Philip Hammond is the talk of the town in London. He has been accused being accused of breaking a 2015 Conservative promise for not raising the percentage of the National Insurance Contribution (NIC) for the self-employed. The Chancellor of the Exchequer announced yesterday, during the presentation of the government’s budget, that the NIC for the self-employed will be increased to 10% in April 2018, and 1% more a year later.
Hammond drew fire on him right away as he finished his speech. His political rivals and the media hit hard, by saying that he forgot all about the Conservative manifesto of 2015 which ruled out any increase in National Insurance, VAT and income taxes. Hammond argued, that the pledge only applied to NI contributions paid by employers and employees, and not to the Class 4 type levied on the self-employed. Pressed even by members of his own party, he said that “the decision was made to make things fairer”.
Torsten Bell, the director of Resolution foundation, came in defense of the Chancellor’s tax measure and reported that “most self-employed workers earn too little to be hit by the increase, which bites at incomes above £16,250 a year”. Analysts say, that the NIC change will affect 2.5 million self-employed people in the UK of which 1,6 million are basic tax payers. The average costs for the basic tax payer is expected to be around £240 and the total revenue for the Treasury will be £2bn over the next 3 years.
Gerald Coyn, a contender for the post of general secretary of Unite, described the measure as “a rip-off by a rotten government”. Susan Cramer, a Liberal Democrat said that “this increase of tax goes to some of Britain’s hardest working people like taxi drivers and builders”. Andrew Murrison, a Tory MP, expressed the opinion that it’s very important to ensure that self-employed people are not getting disadvantaged. Another Tory MP, Tom Tugendhat urged Hammond to rethink because the tax increase will hit the exact people that should be protected and encouraged.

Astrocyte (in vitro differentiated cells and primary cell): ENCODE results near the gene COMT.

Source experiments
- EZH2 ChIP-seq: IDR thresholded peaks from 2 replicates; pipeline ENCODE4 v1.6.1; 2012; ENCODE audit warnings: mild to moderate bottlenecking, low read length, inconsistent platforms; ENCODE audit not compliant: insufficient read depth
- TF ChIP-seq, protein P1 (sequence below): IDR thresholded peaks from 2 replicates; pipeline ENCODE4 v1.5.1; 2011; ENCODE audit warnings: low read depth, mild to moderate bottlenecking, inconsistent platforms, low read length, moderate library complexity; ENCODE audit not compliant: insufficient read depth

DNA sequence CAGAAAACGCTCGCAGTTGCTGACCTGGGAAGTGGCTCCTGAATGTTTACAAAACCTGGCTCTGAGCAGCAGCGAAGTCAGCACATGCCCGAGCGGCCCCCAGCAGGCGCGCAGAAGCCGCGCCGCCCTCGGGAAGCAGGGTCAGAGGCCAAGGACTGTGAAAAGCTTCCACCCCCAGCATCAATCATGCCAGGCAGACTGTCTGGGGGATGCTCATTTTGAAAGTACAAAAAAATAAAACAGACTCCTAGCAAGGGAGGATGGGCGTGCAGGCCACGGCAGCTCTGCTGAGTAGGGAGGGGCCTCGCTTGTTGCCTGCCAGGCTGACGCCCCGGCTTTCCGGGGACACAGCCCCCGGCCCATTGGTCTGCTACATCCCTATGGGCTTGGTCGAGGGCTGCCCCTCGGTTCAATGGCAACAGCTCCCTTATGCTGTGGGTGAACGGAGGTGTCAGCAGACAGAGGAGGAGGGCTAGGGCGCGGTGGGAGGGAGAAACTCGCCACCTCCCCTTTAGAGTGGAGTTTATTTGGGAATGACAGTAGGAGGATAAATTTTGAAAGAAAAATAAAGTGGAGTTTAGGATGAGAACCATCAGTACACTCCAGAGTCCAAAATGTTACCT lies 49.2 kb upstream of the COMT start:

Negative headlines were on the first pages of government friendly newspapers today. The Mail sported a “No laughing matter” headline while the Telegraph headline was accusing the Tories of breaking their tax vow. Hammond made the mistake of talking to media journalists and got a full-frontal attack that tested his nerves.
Sky News asked him directly if he lied to the public, pointing to the Tory manifesto promises. The Chancellor answered that he was just asking “the self-employed on higher earnings to pay little bit more. It’s not huge amounts”. On BBC’s Breakfast show, a journalist asked him why he didn’t admit that he broke the Torie’s pledge, only to receive the answer that “this didn’t happen yesterday, we had this discussion back in 2015.” Nick Robinson of BBC Radio 4 invited the Chancellor to apologise to the British people for breaking the promise but Hammond denied to do that.
Despite the fact that some analysts say that the measure was designed to hit the well-paid CEOs that like to appear as self-employed to the tax service, Philip Hammond fails to protect the low income tax payers. It is yet unknown if the Chancellor will rethink his decision.